Against the odds: Brazil's newest Christian presidential candidate
Environmentalist and evangelical Christian Marina Silva has been confirmed as the Brazilian Socialist Party's presidential candidate, following the death of their previous candidate in a plane crash last week.
Former Socialist Party candidate Eduardo Campos died when his campaign jet crashed in bad weather in Santos, near San Paulo, on August 13.
Campos was mourned by tens of thousands at his funeral in the north-eastern city of Recife on Sunday. The cause of the accident is still unknown, although there have been no suggestions that it was a malicious incident.
A committed Pentecostal Christian, Silva said it was an act of "divine providence" that spared her from joining her colleague on the plane when she spoke to journalists in Recife on Saturday.
The 56-year-old former environment minister won nearly 20 per cent of the vote when she ran for president four years ago as a member of the Green Party.
Silva later left the Greens, and launched her own party in 2013 – the Sustainability Network – which failed to gain enough support to qualify for the election. She then decided to join the Socialist Party and became the nominee for vice-president under Campos.
Campos was third in the polls before his death, with about 8 per cent support, but Silva's nomination is likely to put the Socialists into second place.
The current president, Dilma Rousseff is still the favourite, although some polls put Silva slightly ahead if she makes it to the second round of voting. The first-round vote is scheduled for October 5, and the second on October 26.
While Silva may be behind in the polls, her journey into politics is a remarkable story of unlikely odds.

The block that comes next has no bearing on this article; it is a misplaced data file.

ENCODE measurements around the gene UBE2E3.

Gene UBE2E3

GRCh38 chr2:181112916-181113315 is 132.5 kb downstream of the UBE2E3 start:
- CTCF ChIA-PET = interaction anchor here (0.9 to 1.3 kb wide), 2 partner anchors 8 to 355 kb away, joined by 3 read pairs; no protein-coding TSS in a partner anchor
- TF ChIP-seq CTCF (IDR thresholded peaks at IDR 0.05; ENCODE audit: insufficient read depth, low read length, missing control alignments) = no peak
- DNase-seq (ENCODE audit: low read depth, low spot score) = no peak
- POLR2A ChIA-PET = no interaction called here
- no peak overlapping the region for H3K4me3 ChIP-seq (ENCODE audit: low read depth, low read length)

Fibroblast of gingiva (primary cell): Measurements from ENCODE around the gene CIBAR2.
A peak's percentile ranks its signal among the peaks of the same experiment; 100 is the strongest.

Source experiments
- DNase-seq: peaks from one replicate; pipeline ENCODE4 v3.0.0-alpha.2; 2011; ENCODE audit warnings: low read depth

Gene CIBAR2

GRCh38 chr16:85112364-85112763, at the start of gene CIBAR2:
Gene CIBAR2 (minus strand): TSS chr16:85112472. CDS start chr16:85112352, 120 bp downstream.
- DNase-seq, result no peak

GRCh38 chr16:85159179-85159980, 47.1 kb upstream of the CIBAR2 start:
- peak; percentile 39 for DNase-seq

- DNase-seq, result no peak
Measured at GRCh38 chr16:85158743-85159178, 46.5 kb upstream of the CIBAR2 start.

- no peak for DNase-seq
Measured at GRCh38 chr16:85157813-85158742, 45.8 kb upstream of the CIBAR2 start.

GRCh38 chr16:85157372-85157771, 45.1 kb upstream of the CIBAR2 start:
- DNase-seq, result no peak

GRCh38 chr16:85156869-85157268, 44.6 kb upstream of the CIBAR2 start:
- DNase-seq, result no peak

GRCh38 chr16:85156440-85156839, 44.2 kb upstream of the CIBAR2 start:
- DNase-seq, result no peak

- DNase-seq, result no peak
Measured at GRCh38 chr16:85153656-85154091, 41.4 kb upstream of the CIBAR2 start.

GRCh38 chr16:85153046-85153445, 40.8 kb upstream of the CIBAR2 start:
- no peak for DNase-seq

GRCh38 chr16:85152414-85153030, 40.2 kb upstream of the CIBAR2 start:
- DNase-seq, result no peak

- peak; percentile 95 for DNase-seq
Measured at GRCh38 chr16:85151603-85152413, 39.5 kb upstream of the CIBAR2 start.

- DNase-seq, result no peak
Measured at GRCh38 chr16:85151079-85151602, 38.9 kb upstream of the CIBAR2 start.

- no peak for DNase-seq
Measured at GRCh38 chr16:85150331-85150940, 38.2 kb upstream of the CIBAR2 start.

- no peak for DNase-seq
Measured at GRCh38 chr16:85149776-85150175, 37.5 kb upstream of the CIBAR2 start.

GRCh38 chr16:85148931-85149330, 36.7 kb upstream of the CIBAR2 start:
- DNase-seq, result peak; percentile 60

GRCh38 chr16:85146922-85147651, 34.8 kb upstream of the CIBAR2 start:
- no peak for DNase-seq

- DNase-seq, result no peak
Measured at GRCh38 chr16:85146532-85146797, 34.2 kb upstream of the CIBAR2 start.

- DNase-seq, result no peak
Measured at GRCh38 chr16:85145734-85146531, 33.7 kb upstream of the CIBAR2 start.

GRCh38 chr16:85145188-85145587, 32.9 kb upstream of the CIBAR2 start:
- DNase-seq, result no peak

She grew up in the Amazon rainforest, one of 11 children born to rubber tappers. She only learnt to read at the age of 16.
As a teenager, she suffered from hepatitis and malaria, but was taken in by Catholic nuns who nursed her back to health. At the convent she was taught to read and was also introduced to liberation theology – a reading of scripture which prioritises the needs of the poor.
After working as a domestic maid, Silva became a teacher and environmentalist. Then at 36, she became Brazil's youngest senator ever, as well as being the first rubber tapper elected to the Senate.
She served as environment minister between 2003 and 2008 as a member of the Workers' Party, before resigning over difficulties implementing the government's environment agenda – a decision that was guided by principle.
"My aim wasn't to keep my job [...] It was an ethical choice. Political decisions always have to be guided by ethical decisions," she said in an interview with The Economist last year.
President Rousseff struggled to gain the support of faith voters at the last election, despite her Catholic background.
Silva appeals to both the progressive left and conservative right on some issues, though she is by no means guaranteed support from Christians.
Evangelical Christians make up between 20-25 per cent of Brazil's largely Catholic population.